HomeCII/OTRaspberry Robin Jumps on 1-Day Bugs to Nest Deep in Windows Networks

Raspberry Robin Jumps on 1-Day Bugs to Nest Deep in Windows Networks

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The Raspberry Robin worm has been discovered to be accelerating the incorporation of one-day exploits almost immediately after they are developed, with the aim of enhancing its ability to escalate privileges more effectively. According to researchers from Check Point, the group behind the initial access tool is believed to be collaborating with Dark Web exploit traffickers, allowing them to rapidly integrate new exploits for obtaining system-level privileges before these vulnerabilities are made public.

Eli Smadja, group manager for Check Point, described Raspberry Robin as “a very powerful piece of the program that gives the attacker much more ability in terms of evasion, and performing higher-privileged actions than they could in any other scenario.”

Initially discovered in 2021 and publicly disclosed in the following year, Raspberry Robin has significantly increased its speed of upgrading, with the developers now incorporating exploits in a fraction of the time it previously took them. An example of this is the integration of an exploit for CVE-2021-1732, a privilege escalation vulnerability with a high 7.8 out of 10 score on the CVSS scale. This bug was disclosed in February 2021 and was only added to Raspberry Robin the following year. In contrast, the worm quickly exploited CVE-2023-29360, a high 8.4 out of 10 bug in Microsoft Stream’s streaming service proxy, by August – well before a public exploit was released.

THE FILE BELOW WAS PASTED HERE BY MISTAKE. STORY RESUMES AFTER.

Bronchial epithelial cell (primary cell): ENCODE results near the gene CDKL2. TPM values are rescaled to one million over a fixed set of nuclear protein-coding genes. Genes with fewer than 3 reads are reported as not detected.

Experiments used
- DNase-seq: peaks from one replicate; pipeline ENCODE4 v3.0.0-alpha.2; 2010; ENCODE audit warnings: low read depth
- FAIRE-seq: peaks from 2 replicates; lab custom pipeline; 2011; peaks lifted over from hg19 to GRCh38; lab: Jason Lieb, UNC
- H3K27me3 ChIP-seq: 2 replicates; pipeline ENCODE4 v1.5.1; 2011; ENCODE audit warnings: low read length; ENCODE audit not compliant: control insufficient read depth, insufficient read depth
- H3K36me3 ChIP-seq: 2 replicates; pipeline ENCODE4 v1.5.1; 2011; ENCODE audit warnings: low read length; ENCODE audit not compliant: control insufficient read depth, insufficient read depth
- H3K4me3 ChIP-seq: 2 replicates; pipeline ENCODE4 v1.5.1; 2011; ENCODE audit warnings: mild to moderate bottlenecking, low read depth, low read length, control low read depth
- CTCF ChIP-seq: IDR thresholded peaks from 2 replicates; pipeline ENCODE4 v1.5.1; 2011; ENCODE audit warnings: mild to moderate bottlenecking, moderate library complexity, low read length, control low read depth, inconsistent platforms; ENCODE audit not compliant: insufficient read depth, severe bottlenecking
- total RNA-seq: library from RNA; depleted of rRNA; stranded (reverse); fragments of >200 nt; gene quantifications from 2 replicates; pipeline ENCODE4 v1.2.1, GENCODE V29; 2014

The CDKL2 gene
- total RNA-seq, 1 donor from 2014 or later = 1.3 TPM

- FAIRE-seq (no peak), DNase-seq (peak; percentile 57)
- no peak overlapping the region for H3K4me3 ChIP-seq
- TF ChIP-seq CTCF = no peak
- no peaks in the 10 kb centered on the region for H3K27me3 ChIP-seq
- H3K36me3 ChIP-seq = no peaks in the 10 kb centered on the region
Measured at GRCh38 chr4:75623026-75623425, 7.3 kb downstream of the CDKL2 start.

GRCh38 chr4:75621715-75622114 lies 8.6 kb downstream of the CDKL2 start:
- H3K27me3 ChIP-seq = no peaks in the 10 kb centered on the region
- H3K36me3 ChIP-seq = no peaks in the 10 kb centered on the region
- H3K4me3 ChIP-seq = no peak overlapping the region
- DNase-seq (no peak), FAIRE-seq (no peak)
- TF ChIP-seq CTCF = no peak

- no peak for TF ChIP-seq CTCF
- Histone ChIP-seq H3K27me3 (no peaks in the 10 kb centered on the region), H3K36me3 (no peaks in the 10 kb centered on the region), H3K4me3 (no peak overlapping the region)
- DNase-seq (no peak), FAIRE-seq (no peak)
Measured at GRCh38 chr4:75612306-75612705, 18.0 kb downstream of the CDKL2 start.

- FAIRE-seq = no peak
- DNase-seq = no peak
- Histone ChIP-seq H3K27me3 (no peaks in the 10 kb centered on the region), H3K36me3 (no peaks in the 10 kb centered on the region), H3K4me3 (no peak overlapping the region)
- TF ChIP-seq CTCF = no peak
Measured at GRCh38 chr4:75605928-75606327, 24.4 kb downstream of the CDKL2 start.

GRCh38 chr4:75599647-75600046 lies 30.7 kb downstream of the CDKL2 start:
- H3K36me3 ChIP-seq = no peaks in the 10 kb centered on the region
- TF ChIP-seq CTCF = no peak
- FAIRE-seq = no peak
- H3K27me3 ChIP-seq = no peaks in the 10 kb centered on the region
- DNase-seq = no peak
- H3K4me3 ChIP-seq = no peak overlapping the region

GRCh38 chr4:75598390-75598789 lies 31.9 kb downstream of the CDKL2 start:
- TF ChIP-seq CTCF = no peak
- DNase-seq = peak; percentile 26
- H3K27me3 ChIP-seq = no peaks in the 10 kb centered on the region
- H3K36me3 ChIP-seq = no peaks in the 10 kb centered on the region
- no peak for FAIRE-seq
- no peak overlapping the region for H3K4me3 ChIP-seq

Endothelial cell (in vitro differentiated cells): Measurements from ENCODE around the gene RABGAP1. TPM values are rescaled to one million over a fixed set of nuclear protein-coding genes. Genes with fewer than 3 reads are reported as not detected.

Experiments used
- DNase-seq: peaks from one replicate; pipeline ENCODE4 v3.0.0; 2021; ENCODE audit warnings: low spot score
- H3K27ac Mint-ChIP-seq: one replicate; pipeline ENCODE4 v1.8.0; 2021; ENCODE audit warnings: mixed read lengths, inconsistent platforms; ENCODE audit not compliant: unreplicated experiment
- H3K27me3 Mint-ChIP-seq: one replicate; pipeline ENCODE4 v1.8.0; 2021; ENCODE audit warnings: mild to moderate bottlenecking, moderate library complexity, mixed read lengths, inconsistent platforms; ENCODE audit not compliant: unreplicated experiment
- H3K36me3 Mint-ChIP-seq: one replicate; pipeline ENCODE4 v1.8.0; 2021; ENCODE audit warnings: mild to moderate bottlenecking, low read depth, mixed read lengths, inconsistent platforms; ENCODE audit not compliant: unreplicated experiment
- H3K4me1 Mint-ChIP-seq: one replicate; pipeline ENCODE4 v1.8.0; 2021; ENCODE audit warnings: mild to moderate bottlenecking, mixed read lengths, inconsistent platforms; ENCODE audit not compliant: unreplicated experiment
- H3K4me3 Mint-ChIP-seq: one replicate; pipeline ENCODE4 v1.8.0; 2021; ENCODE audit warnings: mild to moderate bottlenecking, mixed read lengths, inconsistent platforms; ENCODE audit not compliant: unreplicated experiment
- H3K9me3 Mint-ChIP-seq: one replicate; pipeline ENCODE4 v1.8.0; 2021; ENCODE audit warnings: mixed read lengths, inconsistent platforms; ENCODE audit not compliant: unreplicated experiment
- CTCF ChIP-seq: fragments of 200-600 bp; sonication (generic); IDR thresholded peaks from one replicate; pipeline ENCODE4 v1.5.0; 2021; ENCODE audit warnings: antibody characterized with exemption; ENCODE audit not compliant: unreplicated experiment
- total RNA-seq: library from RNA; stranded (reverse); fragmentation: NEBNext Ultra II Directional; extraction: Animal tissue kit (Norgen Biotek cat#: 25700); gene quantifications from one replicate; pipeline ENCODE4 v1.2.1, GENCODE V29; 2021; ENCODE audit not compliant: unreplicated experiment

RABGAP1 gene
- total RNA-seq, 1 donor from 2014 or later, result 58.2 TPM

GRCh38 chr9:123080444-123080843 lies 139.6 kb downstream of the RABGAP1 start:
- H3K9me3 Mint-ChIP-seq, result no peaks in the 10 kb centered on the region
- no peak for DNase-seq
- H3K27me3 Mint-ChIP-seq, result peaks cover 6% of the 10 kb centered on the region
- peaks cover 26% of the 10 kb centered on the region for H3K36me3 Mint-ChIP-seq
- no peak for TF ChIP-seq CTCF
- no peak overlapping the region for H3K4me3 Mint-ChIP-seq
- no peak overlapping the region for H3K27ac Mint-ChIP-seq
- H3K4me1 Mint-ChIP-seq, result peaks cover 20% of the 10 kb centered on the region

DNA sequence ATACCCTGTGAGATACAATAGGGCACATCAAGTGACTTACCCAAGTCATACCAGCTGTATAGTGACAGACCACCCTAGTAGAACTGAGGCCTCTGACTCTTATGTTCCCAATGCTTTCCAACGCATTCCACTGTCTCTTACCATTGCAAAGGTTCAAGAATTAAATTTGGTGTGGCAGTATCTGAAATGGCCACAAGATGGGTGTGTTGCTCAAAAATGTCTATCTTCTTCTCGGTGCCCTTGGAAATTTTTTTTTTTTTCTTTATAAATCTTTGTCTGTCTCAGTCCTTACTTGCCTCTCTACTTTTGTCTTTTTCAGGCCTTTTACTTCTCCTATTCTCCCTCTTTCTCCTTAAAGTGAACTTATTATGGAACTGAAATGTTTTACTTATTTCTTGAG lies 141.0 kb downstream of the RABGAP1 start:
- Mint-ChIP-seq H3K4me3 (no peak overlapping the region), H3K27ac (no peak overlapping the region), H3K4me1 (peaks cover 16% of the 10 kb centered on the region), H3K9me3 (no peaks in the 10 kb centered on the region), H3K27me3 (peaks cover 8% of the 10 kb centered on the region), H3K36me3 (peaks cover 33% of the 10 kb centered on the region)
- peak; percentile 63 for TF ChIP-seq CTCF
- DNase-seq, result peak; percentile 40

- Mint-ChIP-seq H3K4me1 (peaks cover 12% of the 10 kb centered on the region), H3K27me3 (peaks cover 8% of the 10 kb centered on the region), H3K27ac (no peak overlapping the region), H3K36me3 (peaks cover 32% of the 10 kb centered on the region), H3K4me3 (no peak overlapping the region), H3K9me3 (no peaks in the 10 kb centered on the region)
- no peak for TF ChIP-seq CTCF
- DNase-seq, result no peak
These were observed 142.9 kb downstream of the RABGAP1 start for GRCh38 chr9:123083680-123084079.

Another notable instance was the exploitation of CVE-2023-36802, a bug in Microsoft Stream, which was exploited by Raspberry Robin by early October, even before a public exploit was available. The speed at which the group weaponizes vulnerabilities after disclosure has reduced from one year, to two months, and now to two weeks.

Check Point suggests that the worm developers are either acquiring exploits from Dark Web developers or developing them themselves, with indications pointing to the former scenario being more likely. In its first year of activity, Raspberry Robin became one of the world’s most popular worms, infecting thousands of endpoints every month. The worm is now a preferred initial access option for threat actors like Evil Corp and TA505, contributing to major breaches of public and private sector organizations.

Eli Smadja mentioned that most top malwares listed today are using worms to spread in networks because it’s very helpful. The utilization of tools like Raspberry Robin will likely continue due to their ongoing improvements, use of new zero-days and one-days, and enhanced evasion techniques. Smadja added that these factors make it an “amazing service for an attacker” and speculated it will never disappear.

In summary, the Raspberry Robin worm has emerged as a significant initial access cyber threat, with its rapid integration of one-day exploits and continuous improvements contributing to its effectiveness as a tool for threat actors. The worm’s increasing capabilities in obtaining system-level privileges pose a significant risk to organizations and underline the importance of proactive measures to safeguard against such threats.

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